Ever since I was a child, I knew I related to the world differently than those around me. I was always the kid on the outside fringes, being bullied and yearning for acceptance from the common crowd. A problem child, as my parents would remark. I remember being full of anger and defiant. I felt as though I had little control over my mood. Self-regulation was something that escaped me.
While in school, I went through the process of a psycho-educational assessment with the goal of providing support. The result gave me a designation of “behavioural” - a catch-all term for students experiencing a range of challenges including mood instability, opposition to authority, anger and so forth. I was provided with withdrawal support until high school, when I lost that vital support.
As my challenges continued to evolve, so did the confusion of how best to approach them. I became increasingly isolated from my peers, as a form of defense. Physical signs of severe anxiety developed, both in the form of panic attacks and a constant tremor. I was focused on the genesis of my trauma, going back into my childhood. I saw this as the answer. My parents wanted me to focus on my studies, while seeking support outside of the school system.
Adding to my ever-increasing anxiety was the process of coming out as bisexual. I had begun engaging in self-harm practices as a way to cope. As well, I was introduced to the club circuit and drug use. To me, it was the perfect combo of someone battling serious social anxiety to gain the acceptance of others.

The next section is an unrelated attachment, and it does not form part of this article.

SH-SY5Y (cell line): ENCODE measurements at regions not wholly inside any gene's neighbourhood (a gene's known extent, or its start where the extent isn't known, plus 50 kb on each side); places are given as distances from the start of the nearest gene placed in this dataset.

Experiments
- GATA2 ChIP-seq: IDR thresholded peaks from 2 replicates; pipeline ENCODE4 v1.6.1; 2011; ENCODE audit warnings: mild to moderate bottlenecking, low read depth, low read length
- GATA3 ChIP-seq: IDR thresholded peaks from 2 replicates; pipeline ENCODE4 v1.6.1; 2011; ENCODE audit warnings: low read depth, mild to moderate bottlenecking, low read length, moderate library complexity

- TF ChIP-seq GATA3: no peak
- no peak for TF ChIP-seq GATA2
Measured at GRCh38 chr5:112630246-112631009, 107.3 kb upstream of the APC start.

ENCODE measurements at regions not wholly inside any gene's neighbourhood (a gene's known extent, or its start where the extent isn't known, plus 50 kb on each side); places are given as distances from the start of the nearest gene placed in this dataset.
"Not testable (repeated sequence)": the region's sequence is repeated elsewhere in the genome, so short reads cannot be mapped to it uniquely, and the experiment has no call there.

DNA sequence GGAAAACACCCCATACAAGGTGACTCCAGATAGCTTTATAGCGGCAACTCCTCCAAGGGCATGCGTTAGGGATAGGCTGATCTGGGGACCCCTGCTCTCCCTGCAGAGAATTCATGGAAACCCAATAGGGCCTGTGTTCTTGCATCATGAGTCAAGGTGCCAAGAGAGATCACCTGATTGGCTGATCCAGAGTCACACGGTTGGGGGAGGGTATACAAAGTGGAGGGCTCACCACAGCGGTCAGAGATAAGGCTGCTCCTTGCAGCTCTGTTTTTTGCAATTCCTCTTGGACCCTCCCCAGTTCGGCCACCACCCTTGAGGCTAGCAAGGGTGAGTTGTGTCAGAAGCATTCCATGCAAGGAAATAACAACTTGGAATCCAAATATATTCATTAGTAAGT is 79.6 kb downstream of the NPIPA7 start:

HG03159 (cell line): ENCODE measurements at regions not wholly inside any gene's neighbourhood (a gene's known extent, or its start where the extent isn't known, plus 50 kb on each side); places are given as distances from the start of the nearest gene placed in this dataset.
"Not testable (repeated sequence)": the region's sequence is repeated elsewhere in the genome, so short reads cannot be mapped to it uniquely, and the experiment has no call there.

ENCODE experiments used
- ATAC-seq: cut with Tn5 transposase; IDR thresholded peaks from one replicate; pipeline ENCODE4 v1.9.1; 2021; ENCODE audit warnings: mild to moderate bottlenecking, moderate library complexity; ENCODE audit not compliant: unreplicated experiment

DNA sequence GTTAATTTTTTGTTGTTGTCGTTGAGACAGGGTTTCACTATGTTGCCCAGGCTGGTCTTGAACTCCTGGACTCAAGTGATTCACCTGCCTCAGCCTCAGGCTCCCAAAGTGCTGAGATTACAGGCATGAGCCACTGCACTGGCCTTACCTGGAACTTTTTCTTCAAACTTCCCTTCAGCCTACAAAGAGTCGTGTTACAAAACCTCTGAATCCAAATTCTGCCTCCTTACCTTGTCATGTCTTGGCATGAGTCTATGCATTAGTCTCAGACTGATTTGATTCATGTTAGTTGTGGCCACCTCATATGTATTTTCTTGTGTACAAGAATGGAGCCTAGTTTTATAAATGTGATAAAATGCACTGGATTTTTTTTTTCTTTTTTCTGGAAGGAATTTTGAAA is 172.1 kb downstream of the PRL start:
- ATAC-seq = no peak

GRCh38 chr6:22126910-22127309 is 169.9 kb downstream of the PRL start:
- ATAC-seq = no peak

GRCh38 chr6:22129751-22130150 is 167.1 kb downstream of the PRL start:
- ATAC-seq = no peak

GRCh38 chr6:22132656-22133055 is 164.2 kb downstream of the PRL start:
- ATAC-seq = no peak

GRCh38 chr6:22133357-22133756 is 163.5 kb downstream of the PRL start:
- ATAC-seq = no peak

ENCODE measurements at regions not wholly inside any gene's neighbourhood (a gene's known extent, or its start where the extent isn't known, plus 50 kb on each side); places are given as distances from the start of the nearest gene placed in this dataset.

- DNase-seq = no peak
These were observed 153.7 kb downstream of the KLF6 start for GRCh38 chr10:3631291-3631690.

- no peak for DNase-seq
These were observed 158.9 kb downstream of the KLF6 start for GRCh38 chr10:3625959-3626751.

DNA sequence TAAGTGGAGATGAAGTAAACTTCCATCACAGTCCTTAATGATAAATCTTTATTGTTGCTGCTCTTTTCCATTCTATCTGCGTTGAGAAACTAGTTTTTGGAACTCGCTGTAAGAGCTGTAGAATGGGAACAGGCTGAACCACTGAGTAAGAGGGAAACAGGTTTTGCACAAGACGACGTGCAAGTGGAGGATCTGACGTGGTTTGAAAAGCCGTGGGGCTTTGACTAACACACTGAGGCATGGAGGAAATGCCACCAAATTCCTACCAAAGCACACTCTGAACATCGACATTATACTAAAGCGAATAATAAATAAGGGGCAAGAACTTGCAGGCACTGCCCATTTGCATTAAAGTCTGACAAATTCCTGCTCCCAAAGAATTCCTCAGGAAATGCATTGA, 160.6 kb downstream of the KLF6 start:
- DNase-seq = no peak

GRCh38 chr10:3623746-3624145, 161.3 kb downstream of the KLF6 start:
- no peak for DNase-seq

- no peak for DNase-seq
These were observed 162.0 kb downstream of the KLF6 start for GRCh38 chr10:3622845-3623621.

I used multiple forms of escapism as a way to cope with everyday life, unsettling events and further trauma. I lacked the skills to effectively regulate my mood or to connect authentically with others. This lasted for years, as I grew increasingly attached to the man who would become my husband. I saw his presence in my life was a force that would normalize my existence. All I wanted was to be “normal”.
I would develop a dependency upon my ex-husband that would prove to be unhealthy. There was love in our shared reality, but I would continue to be defiant. I would tell myself I was hanging on to a sense of individuality, but really I was avoiding pursuing concrete help for what was proving to be a debilitating mental illness.
My reluctance to admit the truth of what was going on with me was further compounded with my testing HIV-positive, a few short months after our wedding. This caused me to detach further from my partner and instead seek comfort in substance abuse. My mood swings had become more extreme and I had abandoned the notion of addressing my mental illness.